In recent weeks, the Fed hinted at possible intentions reduce or remove stimulus measures, which would effectively shut down the life-support machine and let the patient drown in his own fluids. 
Day traders and common investors are not very bright, but they do understand well that no stimulus means no stock market and no bond market. In response, indexes have become erratic, shifting on the slightest rumor that the central bank might continue QE for a little longer. Pathetically, the Dow Jones now rallies upward whenever bad financial news hits the wire, as insane investment groups pour in money in the hopes that dismal economic developments might cause the Fed to extend the bailout bonanza.
In our modern nightmare era of hyper-centralized economy, one word or rumor from Ben Bernanke now determines whether stocks dramatically rise or fall.  This is NOT the behavior of a healthy and vibrant fiscal system.
The anatomy of American finance and trade has been horribly mutilated; and clearly, such a monstrous creation cannot last. Stocks are supposed to perform based on the true profitability of individual businesses as well as the political and social health of the overall culture. The wild printing of paper money by private banking magnates is not a catalyst for a successful economy. Whether the Fed actually ends QE is ultimately irrelevant. No fiscal structure can survive when it abandons fundamentals for fantasy. Either QE continues, becoming less and less effective in staving off negative results in equities, inspiring a flight from the dollar leading to a crash, or QE ends, exposing the inevitability of negative results in equities, leading to a crash.  If the Fed ends stimulus, the process of collapse will merely take place slightly faster than if stimulus remains.
But every historic economic crisis has a defining moment, a moment in which the tide turned overwhelmingly sour for a majority of the public. The question now becomes what, exactly, will trigger the avalanche?
Precious Metals Signal Secret Shift To Asia
As I have discussed in numerous articles over the years, China’s shift away from the U.S. consumer and the U.S. dollar is well under way.  Over half of the world’s major economies now have bilateral trade agreements in place which remove the dollar as the world reserve currency in trade with China and the ASEAN economic bloc.  China is issuing trillions in Yuan and Yuan denominated bonds around the globe, setting the stage for a higher Yuan valuation and allowing Chinese consumer markets to replace American consumer markets as the number one driver of manufacturing in export countries.  At the same time, China has increased its purchases of precious metals exponentially to the point that the nation is now set to become the largest holder of gold and silver in the world in the next two years.  This is clearly in preparation for a currency crisis event…
The buying spree in Asia seems to directly contradict the “paper market” value of metals in recent weeks.  Demand for gold and silver has only increased throughout most of the world, even in light of Federal Reserve suggestions that QE might end.  Manipulations within metals markets by the CME and JP Morgan explain half the story, but there may be another issue at work.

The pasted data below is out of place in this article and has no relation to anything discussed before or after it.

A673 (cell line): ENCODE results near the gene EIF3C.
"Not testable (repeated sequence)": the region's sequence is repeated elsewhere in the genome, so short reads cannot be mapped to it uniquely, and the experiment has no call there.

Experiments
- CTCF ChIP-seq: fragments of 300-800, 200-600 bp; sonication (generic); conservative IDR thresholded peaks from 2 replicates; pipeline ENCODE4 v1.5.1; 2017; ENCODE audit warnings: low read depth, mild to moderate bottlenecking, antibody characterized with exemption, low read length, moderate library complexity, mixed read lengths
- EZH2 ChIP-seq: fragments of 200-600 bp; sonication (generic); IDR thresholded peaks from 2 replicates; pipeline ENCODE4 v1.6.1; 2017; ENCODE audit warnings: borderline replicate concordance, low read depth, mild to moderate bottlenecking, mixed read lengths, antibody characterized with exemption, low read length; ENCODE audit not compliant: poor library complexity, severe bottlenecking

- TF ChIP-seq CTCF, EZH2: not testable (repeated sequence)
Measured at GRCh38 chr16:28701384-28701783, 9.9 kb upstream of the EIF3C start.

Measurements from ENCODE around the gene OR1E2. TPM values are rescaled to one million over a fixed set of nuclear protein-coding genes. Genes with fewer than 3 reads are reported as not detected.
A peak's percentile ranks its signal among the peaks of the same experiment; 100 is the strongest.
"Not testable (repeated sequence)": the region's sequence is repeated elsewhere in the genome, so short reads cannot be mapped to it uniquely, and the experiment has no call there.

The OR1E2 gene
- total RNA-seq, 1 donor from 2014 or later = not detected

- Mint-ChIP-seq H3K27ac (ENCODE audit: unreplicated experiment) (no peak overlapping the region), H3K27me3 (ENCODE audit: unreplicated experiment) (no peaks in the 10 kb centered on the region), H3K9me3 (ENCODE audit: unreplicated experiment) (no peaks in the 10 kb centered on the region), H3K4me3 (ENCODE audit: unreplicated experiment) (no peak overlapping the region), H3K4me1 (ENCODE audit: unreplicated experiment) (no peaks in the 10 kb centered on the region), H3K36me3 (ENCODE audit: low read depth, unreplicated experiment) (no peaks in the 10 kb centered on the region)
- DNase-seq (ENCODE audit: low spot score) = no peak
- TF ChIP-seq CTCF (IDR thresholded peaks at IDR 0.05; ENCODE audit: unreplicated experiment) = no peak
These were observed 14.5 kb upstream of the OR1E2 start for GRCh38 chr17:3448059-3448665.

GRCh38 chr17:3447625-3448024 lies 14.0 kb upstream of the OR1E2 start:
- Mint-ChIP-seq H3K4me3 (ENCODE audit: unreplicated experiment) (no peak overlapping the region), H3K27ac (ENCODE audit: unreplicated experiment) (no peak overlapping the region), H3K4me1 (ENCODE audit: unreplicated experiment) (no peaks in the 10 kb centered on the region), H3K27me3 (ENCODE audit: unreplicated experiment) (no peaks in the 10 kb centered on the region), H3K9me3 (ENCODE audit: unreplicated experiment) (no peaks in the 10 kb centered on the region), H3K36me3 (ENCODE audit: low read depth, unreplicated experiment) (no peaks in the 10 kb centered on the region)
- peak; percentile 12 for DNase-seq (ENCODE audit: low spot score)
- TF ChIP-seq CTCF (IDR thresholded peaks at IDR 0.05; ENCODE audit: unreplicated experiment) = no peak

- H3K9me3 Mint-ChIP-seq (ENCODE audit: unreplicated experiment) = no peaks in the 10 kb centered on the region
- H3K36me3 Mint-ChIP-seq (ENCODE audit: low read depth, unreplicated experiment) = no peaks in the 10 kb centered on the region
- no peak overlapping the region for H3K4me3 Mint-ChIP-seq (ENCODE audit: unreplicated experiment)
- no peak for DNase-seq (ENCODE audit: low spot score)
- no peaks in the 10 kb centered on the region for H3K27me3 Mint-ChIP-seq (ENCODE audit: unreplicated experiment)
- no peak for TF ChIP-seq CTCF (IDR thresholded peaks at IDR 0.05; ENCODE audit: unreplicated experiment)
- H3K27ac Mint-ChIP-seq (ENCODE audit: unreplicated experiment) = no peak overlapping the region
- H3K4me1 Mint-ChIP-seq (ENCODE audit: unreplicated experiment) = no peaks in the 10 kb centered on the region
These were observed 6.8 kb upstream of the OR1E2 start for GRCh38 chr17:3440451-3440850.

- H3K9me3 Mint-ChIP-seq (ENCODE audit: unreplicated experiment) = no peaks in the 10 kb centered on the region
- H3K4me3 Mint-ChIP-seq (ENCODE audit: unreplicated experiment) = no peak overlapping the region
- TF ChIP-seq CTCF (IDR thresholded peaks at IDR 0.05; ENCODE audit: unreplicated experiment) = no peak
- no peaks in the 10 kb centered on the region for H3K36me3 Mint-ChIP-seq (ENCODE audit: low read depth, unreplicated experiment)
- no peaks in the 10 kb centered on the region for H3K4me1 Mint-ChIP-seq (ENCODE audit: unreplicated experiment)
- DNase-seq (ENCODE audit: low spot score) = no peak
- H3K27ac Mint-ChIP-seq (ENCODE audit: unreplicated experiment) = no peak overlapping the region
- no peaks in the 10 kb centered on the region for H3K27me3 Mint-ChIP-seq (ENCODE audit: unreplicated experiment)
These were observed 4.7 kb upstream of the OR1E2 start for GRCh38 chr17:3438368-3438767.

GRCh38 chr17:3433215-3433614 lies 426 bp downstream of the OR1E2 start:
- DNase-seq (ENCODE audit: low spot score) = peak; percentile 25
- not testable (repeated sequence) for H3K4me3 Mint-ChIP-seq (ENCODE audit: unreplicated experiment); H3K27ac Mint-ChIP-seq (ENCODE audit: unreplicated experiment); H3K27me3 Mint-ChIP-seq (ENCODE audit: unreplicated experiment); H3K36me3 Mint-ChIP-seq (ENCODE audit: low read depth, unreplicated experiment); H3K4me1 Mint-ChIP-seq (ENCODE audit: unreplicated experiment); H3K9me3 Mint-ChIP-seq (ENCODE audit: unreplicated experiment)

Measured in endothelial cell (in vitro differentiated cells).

It is very possible that the COMEX is now essentially broken, and that gold and silver ETF’s (paper gold and silver) are decoupling from the street value of physical metals during the last gasp of a failing system.  In the near term, I believe that premiums on physical coins and bars will skyrocket, even as the official market prices of those metals is held down.  At the same time, China, Russia, and other countries heavily invested in gold may break from Western COMEX valuations completely using their own metals markets to establish their own prices.
As the dollar loses its world reserve status, the countries holding the most physical gold in their coffers stand to weather the storm most effectively, and because U.S. gold stores have never been officially audited, we have no idea if America has any reserve whatsoever.
Crushing Energy Prices Coming Soon?
While China continues a careful strategy of decoupling from the dollar and the U.S. consumer through bilateral agreements and trading blocks, another issue is arising: the issue of energy. I would like to note that despite globally diminishing oil demand caused by the 2008 credit collapse, gas prices have experienced little to no deflation.  I would also like to note that after the Federal Reserve hinted at shutting down QE, oil was one of the few commodities that continued to rise.
This has not been caused by a lack of supply, as many American-based companies ramp up production. (I am aware of all the arguments behind peak oil. As soon as a peak oil proponent can show me an example of oil demand not being met because of a legitimate lack of supply, then I’ll be happy to consider that peak oil is the main cause of price increases.)
The fact is current regressive global demand and ample supply should have led to lower gas prices, not higher. If speculation was the cause, then price shifts within the oil market should have been far more volatile, with increases lasting weeks or perhaps months, but certainly not years.  The only plausible explanation for this kind of commodity activity is a weakening of the currency it is directly tied to.  The petrodollar is slowly but surely coming to an end.
I believe the next market exodus may be triggered by the weakening effects of stimulus (or the removal of stimulus altogether) along with extreme energy prices cause by steady inflation and a global political crisis in the near future.